Holidays are a time of manic pressure, anxiety, stress, love, and cozy reminiscence. Sounds so odd to add negativity into a sentence about the holidays doesn’t it? When we think of Thanksgiving and Christmas we get goose bumpy and sweet. We think of Charlie and his weird tree, the clay-mation reindeers, the silly snowman who melts, grandma’s jammies and cookies. We sigh. We can’t wait! It is so exciting to hear the music and see the decorations on the street posts. We even look forward to the bell ringer outside. Then comes Black Friday. Did I really spend my Thanksgiving evening on the street freezing in a tent for a camera? Oh yeah, the holidays make us crazy, we then quickly remember.
I hate driving during the holidays. People are lined up to go everywhere I want to go. They make ridiculous driving decisions. People forget what wait your turn and politely nod mean. They forget what sharing and consideration means as well. It is crazy. Those “Remember Jesus is the Reason for the Season” stickers don’t really make a difference out on the streets. Is this an arms race? You would think so in some places. Christmas has become such a stressful time of wonderful. We worry about shopping and budgeting, credit limits, pleasing the unpleasable, keeping up with the whomevers and not offending anyone just in case they get us something, and attending and sparkling, and swirling, and spinning, and well just plain insanity is what we come to.
Now I am not just preaching the typical Christmas is commercialized nonsense. I mean I am just as guilty as anyone else. I love the trees and trimmings and yes I do listen to Christmas music as soon as I possibly can. I strive to bring joy with small packages and ribbon and nothing is prettier than a twinkling roofline and all. I just want to reflect on Christ, holidays, and how they have played with me over the years. Christmas should be heartfelt, full of love, and humble. Christmas should display our love for Christ to others, not our pocketbook right?
Growing up we had nothing. I have lived in many strange places and have had very humble holidays. I will never forget my third grade Christmas. Dad was out of work. Mom did what she could. We had nothing. My mom was very upset that she couldn’t decorate. She sat me down and we prayed for Christmas. She prayed that we would have food, presents, and a nice Christmas. I do not lie that literally hours later someone arrived with boxes full of decorations and a Christmas tree. We didn’t know them and had no idea why they brought them to us. That night, the Pastor of our church invited us to go out for pizza. This was a huge deal because we rarely ate out and never had pizza. I think I ate out maybe five times before that. Later, some church members gave my mom some things to give to me as presents. I received a homemade wooden cradle and a homemade doll that year for Christmas.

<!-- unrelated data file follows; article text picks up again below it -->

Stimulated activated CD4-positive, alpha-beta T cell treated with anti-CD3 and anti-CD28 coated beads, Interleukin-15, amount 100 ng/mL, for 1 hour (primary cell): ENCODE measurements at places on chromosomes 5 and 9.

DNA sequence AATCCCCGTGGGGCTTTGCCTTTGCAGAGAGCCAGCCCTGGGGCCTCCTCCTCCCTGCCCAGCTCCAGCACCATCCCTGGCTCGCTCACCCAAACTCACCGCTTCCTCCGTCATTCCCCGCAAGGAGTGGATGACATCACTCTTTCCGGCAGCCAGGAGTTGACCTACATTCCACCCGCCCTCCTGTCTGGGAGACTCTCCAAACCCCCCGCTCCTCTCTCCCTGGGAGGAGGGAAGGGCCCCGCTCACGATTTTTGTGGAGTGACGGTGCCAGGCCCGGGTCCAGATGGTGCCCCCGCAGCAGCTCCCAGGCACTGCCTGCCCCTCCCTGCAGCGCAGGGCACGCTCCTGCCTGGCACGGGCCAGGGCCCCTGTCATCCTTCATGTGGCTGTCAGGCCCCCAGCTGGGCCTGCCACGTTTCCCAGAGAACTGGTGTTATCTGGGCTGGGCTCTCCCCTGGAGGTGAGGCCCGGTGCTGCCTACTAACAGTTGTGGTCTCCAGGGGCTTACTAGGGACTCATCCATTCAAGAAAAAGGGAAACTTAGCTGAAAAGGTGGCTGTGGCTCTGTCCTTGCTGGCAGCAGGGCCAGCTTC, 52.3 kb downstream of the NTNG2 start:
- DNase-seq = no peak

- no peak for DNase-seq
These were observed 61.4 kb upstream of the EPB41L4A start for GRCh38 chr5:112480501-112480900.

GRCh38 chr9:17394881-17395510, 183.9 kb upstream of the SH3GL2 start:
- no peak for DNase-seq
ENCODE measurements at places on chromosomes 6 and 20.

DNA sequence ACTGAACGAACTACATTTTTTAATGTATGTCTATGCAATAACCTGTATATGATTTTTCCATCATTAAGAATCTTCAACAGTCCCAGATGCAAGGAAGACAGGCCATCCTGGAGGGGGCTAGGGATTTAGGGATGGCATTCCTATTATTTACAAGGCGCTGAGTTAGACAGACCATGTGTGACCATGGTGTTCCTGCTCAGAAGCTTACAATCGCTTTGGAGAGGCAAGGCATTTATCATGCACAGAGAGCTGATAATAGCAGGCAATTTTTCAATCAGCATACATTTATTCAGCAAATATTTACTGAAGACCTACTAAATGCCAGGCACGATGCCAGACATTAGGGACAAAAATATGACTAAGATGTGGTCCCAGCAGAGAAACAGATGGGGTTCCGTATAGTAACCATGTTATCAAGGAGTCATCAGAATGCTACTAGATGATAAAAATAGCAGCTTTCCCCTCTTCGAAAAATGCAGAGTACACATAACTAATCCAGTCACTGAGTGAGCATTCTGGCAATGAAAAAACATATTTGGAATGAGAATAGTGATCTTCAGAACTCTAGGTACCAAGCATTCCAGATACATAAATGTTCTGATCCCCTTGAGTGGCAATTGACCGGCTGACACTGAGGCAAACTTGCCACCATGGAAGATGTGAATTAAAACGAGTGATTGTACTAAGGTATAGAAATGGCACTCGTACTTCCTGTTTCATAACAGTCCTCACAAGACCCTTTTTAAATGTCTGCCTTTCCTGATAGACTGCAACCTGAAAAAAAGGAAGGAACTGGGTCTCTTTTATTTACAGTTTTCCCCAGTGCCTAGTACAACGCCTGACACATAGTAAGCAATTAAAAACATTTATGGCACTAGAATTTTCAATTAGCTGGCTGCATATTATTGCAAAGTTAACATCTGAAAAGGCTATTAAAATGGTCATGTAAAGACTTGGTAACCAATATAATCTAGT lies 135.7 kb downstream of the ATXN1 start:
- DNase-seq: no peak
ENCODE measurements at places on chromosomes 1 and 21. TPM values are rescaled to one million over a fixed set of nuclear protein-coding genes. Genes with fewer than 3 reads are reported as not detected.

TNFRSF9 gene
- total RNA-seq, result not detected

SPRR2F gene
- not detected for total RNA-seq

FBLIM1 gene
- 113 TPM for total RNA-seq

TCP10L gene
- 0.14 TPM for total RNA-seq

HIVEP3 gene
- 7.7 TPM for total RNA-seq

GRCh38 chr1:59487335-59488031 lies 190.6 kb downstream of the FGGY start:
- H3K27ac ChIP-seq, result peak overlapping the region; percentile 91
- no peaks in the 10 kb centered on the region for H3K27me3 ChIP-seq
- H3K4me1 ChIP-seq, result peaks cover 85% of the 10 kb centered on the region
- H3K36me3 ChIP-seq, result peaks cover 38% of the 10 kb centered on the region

It might sound like a Hallmark movie with cheesy background music, but it is true. What blesses me the most is that God has always taken care of me despite the circumstances but he always seems to find the little things that make the difference. Little things like favorite songs come on the radio when I am down, small gifts that come from the most unlikely places, messages on facebook when I need them most are like a ray of light coming straight from His heart. God not only takes care of me but he knows my heart. He knows the deepest depths of my soul. He knows just how to make me smile when I thought I couldn’t. It is the little presents that make the biggest differences in life.
This recent holiday I got to spend in Massachusetts with my husband’s family. What a blessing to have so many grandmothers, fathers, cousins, and aunts and uncles in one place. When spending time with the grandmothers the thing I heard over and over again was what was most precious: being remembered and loved. They wanted to be thought about. They wanted ways to hear and understand their families. Grandmom Peggy loved her church music cd’s and messages. She loved her pictures of the family. She loved her memories. Grammy Margaret loved her cards with handwritten letters full of thanks and family news. How she fawned over the heartfelt letters and pictures. The little things really do make a difference in our everyday lives. If we can help in bigger ways that is nice too, but don’t overlook the little ways to say I love you with easy, fat gifts that have no meaning.
Remember this season that it is truly the small things that touch the heart. Christmas is not about being impressive and fashionable. It is not about competing for the most glory or even out doing the neighbors and colleagues. Christmas is about giving Christ’s love to those around us. As I grasp my ratty blue blanket, I encourage you to bless your friends, neighbors, and family this year with a small gift that is from your heart. I also encourage you to bless those who have nothing to do with you or your family but also need Christ’s love. The least of these need his love the most.
Think of the things that make them smile. Think of the things that are dear and precious. If someone is offended by the price tag, they have forgotten what the holiday is about.
Poems written on handmade paper
Photographs in scrap books or on disk format that can be played in a dvd
Letters of appreciation, favorite memories written down in a book
Handmade scarves, hats, etc.
Favorite fruits and candies
Letter writing kits, fancy pens
Personalized small gifts that represent the person’s hobbies
Personalized Christmas ornaments
Remember, keep it simple and don’t overdo Christmas. Give encouragement, appreciation and love. Make sure whatever gift you give is a representation of those things. Your gift should be a way to tell that person that God loves them and that he has chosen you to relay that message.